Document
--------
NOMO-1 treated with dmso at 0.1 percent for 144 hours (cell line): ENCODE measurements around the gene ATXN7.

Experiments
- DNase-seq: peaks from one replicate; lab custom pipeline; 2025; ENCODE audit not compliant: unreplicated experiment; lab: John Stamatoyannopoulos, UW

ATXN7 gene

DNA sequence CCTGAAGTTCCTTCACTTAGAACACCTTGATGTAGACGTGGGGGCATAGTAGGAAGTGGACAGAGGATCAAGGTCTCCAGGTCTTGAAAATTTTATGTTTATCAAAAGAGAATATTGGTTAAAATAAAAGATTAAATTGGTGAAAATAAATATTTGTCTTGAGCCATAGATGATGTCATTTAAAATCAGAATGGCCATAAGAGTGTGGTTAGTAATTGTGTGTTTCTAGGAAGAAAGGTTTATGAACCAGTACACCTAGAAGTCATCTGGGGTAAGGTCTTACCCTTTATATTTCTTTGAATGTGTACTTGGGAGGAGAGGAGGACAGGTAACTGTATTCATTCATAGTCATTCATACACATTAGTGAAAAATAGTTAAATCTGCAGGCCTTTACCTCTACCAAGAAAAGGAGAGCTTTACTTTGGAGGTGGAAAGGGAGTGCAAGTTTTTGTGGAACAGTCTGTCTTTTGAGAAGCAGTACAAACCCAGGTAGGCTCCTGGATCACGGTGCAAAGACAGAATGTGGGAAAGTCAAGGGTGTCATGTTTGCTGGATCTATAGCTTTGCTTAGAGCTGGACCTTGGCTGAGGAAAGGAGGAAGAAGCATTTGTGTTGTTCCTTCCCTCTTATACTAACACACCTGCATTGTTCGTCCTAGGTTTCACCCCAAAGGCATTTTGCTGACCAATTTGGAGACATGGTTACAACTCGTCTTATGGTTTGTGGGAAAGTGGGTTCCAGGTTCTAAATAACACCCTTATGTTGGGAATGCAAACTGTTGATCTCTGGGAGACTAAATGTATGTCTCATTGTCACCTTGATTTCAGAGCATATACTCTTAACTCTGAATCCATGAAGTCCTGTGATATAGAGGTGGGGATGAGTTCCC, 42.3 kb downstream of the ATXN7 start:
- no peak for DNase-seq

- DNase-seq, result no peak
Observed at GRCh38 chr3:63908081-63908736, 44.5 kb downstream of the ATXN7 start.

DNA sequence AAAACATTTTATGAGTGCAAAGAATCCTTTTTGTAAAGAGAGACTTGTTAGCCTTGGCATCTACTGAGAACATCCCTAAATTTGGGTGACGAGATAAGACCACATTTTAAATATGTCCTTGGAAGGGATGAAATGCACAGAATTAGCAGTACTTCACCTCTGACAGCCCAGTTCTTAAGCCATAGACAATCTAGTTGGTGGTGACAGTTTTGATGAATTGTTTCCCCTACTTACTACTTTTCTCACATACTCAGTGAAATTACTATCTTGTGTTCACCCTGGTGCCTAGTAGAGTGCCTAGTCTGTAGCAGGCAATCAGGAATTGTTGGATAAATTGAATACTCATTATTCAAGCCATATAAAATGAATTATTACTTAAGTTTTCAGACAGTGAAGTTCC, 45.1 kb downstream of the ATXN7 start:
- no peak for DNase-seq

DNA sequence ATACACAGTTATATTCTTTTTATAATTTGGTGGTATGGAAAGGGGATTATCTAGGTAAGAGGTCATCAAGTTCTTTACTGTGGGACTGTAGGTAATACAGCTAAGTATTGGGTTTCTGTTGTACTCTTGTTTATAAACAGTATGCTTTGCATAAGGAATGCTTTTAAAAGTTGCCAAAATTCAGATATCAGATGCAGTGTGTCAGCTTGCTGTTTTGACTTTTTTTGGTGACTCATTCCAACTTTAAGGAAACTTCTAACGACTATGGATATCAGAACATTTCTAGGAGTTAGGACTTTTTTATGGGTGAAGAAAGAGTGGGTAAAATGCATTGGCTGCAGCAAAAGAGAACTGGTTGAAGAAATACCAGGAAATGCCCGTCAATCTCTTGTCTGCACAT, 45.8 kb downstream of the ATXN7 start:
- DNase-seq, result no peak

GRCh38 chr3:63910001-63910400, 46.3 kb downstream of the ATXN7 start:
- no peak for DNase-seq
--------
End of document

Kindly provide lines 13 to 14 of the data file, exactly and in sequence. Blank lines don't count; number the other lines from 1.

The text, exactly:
GRCh38 chr3:63910001-63910400, 46.3 kb downstream of the ATXN7 start:
- no peak for DNase-seq